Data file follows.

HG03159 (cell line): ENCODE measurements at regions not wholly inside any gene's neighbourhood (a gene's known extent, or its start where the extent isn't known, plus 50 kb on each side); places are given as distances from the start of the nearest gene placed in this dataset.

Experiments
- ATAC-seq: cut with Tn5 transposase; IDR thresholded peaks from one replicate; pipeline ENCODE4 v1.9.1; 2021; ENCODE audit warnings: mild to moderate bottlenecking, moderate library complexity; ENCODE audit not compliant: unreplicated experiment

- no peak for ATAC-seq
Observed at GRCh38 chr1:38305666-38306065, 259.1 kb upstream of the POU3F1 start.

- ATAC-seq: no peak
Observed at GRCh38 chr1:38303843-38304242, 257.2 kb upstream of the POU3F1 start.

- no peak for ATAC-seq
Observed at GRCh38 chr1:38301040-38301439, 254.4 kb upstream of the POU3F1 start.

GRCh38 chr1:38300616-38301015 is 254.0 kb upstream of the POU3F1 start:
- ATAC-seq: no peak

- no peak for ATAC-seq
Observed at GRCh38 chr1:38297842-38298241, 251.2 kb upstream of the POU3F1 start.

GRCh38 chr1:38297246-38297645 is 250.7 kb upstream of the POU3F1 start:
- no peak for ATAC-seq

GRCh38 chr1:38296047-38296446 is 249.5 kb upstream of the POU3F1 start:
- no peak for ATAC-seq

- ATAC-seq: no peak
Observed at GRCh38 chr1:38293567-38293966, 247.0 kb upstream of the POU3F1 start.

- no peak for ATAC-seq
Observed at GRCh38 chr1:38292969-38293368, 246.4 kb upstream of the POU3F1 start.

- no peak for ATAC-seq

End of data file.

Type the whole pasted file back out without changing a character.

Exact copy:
HG03159 (cell line): ENCODE measurements at regions not wholly inside any gene's neighbourhood (a gene's known extent, or its start where the extent isn't known, plus 50 kb on each side); places are given as distances from the start of the nearest gene placed in this dataset.

Experiments
- ATAC-seq: cut with Tn5 transposase; IDR thresholded peaks from one replicate; pipeline ENCODE4 v1.9.1; 2021; ENCODE audit warnings: mild to moderate bottlenecking, moderate library complexity; ENCODE audit not compliant: unreplicated experiment

- no peak for ATAC-seq
Observed at GRCh38 chr1:38305666-38306065, 259.1 kb upstream of the POU3F1 start.

- ATAC-seq: no peak
Observed at GRCh38 chr1:38303843-38304242, 257.2 kb upstream of the POU3F1 start.

- no peak for ATAC-seq
Observed at GRCh38 chr1:38301040-38301439, 254.4 kb upstream of the POU3F1 start.

GRCh38 chr1:38300616-38301015 is 254.0 kb upstream of the POU3F1 start:
- ATAC-seq: no peak

- no peak for ATAC-seq
Observed at GRCh38 chr1:38297842-38298241, 251.2 kb upstream of the POU3F1 start.

GRCh38 chr1:38297246-38297645 is 250.7 kb upstream of the POU3F1 start:
- no peak for ATAC-seq

GRCh38 chr1:38296047-38296446 is 249.5 kb upstream of the POU3F1 start:
- no peak for ATAC-seq

- ATAC-seq: no peak
Observed at GRCh38 chr1:38293567-38293966, 247.0 kb upstream of the POU3F1 start.

- no peak for ATAC-seq
Observed at GRCh38 chr1:38292969-38293368, 246.4 kb upstream of the POU3F1 start.

- no peak for ATAC-seq